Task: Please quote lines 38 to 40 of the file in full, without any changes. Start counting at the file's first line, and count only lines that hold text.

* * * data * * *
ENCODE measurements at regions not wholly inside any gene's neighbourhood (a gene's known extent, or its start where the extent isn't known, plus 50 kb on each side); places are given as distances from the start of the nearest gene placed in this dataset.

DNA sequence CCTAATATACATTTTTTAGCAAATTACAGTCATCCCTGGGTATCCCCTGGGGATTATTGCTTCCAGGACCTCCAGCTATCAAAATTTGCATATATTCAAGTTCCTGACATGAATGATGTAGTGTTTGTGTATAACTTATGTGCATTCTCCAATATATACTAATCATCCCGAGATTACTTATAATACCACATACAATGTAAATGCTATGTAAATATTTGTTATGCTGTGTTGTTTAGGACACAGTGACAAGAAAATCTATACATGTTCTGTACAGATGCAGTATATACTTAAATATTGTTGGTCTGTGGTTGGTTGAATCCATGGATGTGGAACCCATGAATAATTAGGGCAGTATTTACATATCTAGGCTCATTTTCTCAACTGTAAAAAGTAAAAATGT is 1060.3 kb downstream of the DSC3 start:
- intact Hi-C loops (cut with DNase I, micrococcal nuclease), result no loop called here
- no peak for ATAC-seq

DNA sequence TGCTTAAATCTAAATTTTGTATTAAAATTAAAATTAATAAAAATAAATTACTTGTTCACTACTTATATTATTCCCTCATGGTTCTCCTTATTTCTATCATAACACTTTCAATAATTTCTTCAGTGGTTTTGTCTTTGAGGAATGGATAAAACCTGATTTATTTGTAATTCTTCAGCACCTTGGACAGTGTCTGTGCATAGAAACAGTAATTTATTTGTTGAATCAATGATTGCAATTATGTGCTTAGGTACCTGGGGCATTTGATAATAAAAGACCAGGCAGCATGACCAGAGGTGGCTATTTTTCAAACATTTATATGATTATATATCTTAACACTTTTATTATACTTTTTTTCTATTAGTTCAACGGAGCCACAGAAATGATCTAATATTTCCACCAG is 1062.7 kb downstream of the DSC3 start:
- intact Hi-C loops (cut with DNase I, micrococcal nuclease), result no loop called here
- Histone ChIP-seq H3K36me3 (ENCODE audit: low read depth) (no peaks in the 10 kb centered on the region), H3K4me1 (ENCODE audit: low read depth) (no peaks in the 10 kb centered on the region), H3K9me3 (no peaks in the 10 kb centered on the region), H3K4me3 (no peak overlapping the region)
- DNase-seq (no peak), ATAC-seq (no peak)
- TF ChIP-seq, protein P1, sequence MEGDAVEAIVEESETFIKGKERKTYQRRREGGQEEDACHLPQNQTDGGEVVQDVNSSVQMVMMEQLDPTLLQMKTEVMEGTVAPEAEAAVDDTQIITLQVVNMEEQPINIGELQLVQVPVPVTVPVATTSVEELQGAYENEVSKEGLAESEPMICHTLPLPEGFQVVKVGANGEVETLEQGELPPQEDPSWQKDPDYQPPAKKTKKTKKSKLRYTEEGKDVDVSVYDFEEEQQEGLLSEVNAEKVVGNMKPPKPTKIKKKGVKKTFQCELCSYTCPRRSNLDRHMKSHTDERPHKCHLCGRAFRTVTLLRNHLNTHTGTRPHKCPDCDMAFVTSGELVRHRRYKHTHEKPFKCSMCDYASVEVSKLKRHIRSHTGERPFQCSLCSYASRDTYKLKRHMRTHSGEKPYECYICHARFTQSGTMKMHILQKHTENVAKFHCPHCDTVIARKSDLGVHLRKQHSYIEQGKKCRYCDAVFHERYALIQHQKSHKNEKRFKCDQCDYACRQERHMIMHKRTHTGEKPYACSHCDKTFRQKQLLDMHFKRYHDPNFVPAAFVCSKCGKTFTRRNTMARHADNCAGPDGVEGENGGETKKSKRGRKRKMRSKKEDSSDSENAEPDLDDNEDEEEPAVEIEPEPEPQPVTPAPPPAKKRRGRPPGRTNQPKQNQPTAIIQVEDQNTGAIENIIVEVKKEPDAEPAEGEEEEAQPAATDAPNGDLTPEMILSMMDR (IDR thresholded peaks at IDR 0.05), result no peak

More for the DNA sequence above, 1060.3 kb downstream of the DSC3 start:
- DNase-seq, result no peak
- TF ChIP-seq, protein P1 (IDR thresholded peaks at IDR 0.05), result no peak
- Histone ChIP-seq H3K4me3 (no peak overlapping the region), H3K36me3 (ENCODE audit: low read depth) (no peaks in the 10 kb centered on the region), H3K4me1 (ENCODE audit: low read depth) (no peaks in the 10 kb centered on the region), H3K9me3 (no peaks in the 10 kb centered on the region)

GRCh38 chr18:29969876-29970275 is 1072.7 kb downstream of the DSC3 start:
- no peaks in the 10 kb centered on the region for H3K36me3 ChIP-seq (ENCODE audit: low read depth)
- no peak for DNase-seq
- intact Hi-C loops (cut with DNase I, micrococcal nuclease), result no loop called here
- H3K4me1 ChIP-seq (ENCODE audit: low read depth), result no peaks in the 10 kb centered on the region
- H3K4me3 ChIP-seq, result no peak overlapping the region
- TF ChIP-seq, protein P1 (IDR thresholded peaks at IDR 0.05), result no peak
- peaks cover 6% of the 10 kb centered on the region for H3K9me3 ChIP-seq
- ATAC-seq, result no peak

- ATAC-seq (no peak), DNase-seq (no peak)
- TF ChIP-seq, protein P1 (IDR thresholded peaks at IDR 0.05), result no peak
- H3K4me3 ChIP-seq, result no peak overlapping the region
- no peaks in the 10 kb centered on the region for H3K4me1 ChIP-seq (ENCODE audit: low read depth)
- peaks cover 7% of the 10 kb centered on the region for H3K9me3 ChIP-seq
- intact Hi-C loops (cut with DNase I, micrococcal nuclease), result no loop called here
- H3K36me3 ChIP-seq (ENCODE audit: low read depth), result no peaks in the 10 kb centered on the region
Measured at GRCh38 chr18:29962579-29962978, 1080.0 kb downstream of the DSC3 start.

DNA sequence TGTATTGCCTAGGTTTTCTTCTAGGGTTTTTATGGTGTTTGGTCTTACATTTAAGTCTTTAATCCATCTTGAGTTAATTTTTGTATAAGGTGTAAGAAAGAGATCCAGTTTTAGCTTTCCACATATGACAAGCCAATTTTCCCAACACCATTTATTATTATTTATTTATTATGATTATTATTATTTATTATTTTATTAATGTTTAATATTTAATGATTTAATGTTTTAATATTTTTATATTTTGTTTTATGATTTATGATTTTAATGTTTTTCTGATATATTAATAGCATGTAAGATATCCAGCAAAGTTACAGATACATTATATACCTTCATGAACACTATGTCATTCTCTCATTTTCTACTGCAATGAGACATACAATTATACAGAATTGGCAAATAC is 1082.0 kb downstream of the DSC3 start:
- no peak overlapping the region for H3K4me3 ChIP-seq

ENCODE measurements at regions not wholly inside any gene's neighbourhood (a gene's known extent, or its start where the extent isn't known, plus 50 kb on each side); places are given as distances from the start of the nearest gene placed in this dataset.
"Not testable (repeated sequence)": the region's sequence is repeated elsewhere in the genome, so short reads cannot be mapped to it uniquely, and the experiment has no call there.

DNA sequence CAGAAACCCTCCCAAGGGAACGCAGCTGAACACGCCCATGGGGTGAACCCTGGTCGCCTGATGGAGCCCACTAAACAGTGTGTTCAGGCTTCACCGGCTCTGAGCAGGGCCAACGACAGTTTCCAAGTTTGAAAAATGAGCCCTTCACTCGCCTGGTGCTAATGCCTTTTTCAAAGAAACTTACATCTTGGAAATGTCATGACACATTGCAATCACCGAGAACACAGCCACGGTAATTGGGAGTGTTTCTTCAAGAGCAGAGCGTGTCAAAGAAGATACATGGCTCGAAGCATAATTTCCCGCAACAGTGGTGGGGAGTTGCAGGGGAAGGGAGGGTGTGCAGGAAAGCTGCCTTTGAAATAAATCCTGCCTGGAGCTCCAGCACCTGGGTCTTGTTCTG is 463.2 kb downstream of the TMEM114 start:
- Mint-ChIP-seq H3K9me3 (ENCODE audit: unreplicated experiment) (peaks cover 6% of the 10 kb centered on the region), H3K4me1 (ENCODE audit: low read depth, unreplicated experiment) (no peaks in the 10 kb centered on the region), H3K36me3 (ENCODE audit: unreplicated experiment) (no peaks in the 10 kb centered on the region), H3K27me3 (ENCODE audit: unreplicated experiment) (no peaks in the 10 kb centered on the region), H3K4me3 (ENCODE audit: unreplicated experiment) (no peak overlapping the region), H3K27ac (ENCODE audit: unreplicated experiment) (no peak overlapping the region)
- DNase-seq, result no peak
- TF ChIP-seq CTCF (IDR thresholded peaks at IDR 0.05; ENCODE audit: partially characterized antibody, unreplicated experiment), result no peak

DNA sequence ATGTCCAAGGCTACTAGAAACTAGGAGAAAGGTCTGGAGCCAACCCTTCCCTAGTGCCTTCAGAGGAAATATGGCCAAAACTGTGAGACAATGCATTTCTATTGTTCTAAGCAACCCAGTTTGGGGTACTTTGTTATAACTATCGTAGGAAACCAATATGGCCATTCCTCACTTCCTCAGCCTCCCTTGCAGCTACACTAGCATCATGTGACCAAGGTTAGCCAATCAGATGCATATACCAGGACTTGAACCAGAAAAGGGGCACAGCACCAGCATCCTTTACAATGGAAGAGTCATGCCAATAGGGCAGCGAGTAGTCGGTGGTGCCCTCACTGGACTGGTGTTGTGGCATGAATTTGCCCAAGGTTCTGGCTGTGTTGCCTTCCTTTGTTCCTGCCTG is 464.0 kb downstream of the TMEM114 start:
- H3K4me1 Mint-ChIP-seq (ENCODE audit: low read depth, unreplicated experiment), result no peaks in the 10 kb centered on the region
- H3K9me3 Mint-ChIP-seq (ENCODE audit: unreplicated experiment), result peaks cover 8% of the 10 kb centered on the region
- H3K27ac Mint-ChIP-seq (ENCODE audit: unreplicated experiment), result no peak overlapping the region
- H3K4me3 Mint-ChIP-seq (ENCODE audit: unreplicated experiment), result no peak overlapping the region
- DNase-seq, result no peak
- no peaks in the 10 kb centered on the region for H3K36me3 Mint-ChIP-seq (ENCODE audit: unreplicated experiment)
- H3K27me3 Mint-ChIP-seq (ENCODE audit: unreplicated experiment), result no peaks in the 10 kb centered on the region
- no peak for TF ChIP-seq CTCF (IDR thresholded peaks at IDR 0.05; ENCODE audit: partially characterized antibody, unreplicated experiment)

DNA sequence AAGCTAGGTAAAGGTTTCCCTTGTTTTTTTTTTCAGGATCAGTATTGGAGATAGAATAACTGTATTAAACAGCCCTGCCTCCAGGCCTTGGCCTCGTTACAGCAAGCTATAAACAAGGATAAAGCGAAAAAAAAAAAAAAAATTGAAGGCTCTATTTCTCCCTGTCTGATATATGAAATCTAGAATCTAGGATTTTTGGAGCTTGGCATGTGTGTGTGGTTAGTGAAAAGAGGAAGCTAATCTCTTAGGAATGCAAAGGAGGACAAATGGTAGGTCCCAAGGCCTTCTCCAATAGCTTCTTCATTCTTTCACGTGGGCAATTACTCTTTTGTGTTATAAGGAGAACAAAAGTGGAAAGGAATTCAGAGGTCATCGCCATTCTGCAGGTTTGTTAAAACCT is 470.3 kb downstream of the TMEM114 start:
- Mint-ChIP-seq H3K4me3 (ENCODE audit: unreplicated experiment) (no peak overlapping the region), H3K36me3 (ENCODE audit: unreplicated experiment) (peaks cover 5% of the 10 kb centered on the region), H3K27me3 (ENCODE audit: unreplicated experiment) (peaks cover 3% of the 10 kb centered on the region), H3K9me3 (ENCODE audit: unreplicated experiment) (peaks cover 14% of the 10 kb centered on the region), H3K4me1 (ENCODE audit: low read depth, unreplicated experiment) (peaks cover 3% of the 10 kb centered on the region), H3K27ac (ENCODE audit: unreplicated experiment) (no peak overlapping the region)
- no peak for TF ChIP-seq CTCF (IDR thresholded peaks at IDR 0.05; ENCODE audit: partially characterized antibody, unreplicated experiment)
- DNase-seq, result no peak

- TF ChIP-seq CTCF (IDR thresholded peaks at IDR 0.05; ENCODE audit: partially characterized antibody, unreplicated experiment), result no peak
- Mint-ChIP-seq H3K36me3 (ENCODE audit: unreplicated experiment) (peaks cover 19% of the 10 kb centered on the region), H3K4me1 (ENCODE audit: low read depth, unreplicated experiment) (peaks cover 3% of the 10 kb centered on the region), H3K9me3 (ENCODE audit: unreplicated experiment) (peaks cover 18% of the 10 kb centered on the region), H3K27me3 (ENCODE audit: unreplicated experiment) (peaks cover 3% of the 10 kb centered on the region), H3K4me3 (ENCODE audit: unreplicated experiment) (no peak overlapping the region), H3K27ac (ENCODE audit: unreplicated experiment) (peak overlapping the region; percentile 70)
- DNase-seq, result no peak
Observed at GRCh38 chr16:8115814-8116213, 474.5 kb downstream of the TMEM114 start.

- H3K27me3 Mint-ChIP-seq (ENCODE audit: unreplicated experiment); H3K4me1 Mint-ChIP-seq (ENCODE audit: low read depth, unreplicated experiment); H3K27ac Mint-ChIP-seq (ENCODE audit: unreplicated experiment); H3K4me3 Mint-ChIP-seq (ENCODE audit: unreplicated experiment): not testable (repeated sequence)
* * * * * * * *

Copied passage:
- TF ChIP-seq CTCF (IDR thresholded peaks at IDR 0.05; ENCODE audit: partially characterized antibody, unreplicated experiment), result no peak

DNA sequence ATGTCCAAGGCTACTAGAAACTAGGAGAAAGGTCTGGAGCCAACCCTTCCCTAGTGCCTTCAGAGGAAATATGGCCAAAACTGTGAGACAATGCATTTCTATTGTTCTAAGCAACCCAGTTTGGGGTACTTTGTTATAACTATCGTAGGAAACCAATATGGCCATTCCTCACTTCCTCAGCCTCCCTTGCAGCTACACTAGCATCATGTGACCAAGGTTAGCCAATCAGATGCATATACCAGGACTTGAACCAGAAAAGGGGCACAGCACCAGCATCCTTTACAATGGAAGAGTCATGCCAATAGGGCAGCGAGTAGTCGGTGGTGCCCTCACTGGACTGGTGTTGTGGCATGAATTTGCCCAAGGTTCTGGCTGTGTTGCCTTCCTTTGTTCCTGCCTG is 464.0 kb downstream of the TMEM114 start:
- H3K4me1 Mint-ChIP-seq (ENCODE audit: low read depth, unreplicated experiment), result no peaks in the 10 kb centered on the region